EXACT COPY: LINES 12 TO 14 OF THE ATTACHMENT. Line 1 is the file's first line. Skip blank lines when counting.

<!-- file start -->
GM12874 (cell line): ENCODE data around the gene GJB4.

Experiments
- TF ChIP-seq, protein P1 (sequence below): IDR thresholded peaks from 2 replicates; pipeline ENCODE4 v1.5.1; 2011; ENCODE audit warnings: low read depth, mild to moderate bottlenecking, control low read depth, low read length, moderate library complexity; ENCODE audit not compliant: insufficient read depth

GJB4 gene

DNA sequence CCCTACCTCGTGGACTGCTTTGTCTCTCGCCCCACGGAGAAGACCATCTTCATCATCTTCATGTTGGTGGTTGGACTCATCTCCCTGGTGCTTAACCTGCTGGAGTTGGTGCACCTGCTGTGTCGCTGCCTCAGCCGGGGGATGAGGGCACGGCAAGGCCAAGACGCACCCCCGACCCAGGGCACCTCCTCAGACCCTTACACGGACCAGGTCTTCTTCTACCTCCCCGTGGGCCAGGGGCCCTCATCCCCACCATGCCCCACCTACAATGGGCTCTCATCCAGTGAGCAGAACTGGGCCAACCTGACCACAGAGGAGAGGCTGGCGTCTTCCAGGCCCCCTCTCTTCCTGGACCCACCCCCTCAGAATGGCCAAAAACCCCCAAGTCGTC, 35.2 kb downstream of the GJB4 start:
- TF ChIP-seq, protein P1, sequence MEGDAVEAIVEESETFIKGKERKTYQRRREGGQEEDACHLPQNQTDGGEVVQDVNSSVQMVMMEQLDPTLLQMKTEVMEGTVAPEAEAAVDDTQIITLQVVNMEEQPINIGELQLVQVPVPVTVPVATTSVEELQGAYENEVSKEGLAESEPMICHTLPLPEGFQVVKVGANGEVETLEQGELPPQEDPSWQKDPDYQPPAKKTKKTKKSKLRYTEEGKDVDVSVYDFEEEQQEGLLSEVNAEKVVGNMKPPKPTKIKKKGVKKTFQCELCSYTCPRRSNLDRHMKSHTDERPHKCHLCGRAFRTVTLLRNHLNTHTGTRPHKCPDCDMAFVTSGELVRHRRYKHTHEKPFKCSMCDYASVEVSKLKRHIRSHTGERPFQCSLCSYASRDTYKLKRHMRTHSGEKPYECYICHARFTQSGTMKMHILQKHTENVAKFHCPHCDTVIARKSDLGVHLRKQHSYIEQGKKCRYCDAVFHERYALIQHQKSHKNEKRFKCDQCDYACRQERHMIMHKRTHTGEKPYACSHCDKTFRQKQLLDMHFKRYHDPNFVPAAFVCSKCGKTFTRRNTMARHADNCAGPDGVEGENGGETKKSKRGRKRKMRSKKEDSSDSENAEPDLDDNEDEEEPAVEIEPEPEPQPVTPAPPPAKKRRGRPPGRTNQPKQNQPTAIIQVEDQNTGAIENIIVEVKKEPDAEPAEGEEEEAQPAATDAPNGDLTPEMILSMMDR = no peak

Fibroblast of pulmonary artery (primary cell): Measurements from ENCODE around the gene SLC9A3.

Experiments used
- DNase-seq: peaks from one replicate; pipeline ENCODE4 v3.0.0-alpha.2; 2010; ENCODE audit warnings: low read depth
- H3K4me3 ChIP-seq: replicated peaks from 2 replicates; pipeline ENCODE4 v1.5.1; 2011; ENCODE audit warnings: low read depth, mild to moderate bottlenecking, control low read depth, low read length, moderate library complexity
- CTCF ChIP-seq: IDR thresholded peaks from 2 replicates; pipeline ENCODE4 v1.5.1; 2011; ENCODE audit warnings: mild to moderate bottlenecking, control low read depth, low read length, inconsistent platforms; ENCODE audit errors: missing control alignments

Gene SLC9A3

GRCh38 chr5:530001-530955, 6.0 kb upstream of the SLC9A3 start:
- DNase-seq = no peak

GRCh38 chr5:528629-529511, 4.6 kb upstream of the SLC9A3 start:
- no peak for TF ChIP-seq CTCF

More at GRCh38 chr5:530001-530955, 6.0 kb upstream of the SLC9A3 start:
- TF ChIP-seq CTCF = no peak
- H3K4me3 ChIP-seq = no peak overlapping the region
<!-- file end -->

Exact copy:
Gene SLC9A3

GRCh38 chr5:530001-530955, 6.0 kb upstream of the SLC9A3 start:
- DNase-seq = no peak